Many officers say they support some of the changes to the role of police that racial justice protesters are asking the city to make. For example, the official said they’d be more than happy if policy changes meant they never had to address a failure of the mental health system again or the social safety net that allows so many people to be houseless.
“Buddy, I’d take a 20% pay cut if you could do that for me,” the official said.
Singh, the executive director of the Oregon Justice Resource Center, acknowledges there is some rhetorical overlap but makes clear that PPB’s actions don’t match that sentiment. Earlier this month, he called for Wheeler to resign.
“The critical measure of whether or not they’re really interested in reform is if they are really interested in reallocating their power,” he said. “And part of that means with their union contracts. They have to be willing and open to be held accountable in a transparent way.”
State and city representatives haven’t been completely idle. City Council members, pushed by Commissioner Jo Ann Hardesty, pulled $12 million from the police bureau budget this summer and disbanded the controversial gun violence reduction team and school resource officer program. At the state level, legislators restricted the use of tear gas and choke holds during a summer special session.
All of those steps were relatively small in scope and focused more on restricting what police can do rather than answering fundamental questions about what role police should play in society.
“What it’s really going to take to change the bureau is a unified council that’s ready to do this really deep work with the community in order to really transform our whole approach to public safety and policing,” Eudaly said. “It really wasn’t until the death of George Floyd and this national uprising and ongoing protest in Portland streets that the political will emerged on Portland City Council to make significant cuts to the budget and to staffing.”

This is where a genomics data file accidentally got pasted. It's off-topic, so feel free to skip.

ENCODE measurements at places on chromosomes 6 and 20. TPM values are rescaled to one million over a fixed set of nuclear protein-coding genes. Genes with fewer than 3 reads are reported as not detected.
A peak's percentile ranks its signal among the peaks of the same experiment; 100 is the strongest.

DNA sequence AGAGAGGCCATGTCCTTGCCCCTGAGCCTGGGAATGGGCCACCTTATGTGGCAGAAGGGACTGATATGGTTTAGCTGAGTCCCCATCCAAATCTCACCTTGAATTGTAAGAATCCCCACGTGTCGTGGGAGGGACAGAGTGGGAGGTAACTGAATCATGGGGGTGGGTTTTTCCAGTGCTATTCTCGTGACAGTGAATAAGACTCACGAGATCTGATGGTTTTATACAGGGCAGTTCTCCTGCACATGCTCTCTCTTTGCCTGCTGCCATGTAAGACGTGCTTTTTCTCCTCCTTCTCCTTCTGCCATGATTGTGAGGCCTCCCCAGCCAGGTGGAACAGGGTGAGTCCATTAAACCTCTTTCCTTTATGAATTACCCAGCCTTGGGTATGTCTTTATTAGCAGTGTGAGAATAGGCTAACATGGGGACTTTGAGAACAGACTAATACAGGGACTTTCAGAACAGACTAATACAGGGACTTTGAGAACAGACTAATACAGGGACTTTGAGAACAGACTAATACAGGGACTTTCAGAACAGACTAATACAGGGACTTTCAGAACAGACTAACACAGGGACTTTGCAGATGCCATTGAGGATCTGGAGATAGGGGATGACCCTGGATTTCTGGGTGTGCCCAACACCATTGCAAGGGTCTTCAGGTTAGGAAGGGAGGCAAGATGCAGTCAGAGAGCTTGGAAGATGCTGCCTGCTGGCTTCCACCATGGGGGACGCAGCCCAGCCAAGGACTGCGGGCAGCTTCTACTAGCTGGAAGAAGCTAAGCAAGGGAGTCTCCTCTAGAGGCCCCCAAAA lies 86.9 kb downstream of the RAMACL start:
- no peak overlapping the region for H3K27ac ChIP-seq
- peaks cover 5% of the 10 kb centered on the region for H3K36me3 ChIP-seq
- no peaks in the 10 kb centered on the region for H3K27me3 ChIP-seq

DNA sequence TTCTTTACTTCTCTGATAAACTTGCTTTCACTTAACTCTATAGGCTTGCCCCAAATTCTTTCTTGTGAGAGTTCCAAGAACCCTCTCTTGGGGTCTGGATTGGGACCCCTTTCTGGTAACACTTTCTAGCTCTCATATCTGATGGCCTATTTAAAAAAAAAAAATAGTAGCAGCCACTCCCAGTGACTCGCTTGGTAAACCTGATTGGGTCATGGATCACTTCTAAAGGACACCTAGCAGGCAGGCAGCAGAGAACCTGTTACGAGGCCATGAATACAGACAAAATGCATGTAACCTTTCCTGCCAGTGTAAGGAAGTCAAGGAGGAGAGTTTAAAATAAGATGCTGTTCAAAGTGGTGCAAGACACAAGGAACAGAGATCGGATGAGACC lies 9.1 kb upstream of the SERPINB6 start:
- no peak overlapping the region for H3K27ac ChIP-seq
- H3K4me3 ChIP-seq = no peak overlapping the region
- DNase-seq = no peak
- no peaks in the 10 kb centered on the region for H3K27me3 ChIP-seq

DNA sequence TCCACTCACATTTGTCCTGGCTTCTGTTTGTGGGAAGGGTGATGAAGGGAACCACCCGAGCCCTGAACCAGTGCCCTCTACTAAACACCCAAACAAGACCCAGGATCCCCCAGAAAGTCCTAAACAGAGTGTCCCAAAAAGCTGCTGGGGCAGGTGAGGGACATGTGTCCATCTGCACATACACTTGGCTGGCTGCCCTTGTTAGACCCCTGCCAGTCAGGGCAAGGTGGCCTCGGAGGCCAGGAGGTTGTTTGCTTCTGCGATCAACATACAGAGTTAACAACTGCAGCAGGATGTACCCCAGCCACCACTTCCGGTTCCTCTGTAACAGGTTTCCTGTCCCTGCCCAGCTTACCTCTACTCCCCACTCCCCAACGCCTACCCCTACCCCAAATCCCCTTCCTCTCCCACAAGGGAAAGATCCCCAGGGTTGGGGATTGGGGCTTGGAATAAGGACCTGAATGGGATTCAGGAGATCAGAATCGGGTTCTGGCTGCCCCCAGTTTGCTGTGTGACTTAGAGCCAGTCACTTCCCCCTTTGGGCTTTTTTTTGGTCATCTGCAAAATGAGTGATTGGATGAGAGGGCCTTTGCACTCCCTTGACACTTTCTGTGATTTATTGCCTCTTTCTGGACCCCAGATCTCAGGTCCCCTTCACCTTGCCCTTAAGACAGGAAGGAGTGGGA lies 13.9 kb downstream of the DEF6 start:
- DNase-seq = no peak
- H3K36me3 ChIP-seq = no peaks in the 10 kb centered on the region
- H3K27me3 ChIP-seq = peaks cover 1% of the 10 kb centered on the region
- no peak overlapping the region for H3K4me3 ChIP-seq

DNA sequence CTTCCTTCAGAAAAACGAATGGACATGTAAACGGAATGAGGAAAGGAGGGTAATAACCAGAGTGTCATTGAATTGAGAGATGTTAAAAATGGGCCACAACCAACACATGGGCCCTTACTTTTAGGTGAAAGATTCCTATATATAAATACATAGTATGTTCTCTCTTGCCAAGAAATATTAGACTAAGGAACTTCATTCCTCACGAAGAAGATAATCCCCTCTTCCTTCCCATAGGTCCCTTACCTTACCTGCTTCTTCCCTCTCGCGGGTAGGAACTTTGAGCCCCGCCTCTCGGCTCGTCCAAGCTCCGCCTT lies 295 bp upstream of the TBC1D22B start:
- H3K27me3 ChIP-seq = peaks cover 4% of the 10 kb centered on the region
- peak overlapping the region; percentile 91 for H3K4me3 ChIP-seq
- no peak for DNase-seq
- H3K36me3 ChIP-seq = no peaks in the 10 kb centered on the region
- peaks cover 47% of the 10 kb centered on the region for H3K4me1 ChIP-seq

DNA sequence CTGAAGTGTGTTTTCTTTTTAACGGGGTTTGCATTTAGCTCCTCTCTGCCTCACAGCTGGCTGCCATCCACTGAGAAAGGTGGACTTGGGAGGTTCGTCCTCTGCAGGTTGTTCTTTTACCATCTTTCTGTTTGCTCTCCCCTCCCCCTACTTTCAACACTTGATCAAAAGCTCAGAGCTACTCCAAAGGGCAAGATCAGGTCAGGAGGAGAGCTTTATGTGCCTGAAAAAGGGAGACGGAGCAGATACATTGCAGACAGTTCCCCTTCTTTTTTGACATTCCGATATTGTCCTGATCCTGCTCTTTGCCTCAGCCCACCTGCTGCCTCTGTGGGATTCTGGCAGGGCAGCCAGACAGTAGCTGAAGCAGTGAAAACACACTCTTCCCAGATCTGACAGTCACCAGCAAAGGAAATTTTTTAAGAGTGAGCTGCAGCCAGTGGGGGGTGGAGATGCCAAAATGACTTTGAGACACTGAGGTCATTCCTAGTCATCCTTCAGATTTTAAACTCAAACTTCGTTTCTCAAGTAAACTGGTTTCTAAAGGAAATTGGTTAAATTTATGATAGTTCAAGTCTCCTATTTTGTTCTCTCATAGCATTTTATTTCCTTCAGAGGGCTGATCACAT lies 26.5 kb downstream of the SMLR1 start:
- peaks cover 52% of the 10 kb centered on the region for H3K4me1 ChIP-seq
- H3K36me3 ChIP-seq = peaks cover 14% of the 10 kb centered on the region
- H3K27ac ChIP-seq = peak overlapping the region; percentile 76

Police said that deep work isn’t happening. Instead, they said, elected leaders are taking a “keep voting for me and we’ll sort the rest out later” approach with voters and that they’re neglecting the arduous process of crafting policy and building consensus. Worse, they say budgets are being slashed and capabilities eliminated without any alternatives on the horizon.
Dozens of elected officials from the city, county, state and federal representatives have all condemned the violence that plays out on Portland streets with alarming regularity. Few, however, have offered meaningful policy solutions to address that dynamic or the protester complaints that have fueled more than 100 days of protest.
A spokesperson for the mayor said the city has made some progress towards racial equity and police reforms. He pointed to plans to expand Portland Street Response, opening more shelter beds, investments in permanent supportive housing, the ban on tear gas, and upcoming white supremacy awareness training for city council and bureau heads as examples.
Attendance estimates for this weekend’s far-right rally range between 3,000 and 10,000 people.
“The city has organized a multi-bureau response to prevent right wing extremists from threatening or harming our community,” Eudaly said. “We are hoping that community members will stay safe, stay away, and not give them the audience they’re desperately seeking.”
And the city is doing more than hoping for a positive outcome this time. On Wednesday, city officials denied a permit for the event, saying it is likely to violate policies from the Oregon Health Authority around large gatherings due to the pandemic.
Still, police officers and protesters both say they’ll remain skeptical of political leaders until protests like Saturday’s have a different outcome.
Meanwhile, racial justice protests are steadily marching towards their fifth straight month. And the police bureau is left using the same handful of tactics night after night, hoping to get different results.
“There’s only so many tactics we have in our tool belt,” the Portland Police Bureau official said. “If your hope is to change behavior simply by inflicting pain, I mean, what is that? In what world do any of us think that that’s the right tactic? It’s a very short term solution that ends up being damaging for us in the long term, in terms of legitimacy, and also just adding fuel to the fire.”
Conrad Wilson contributed to this story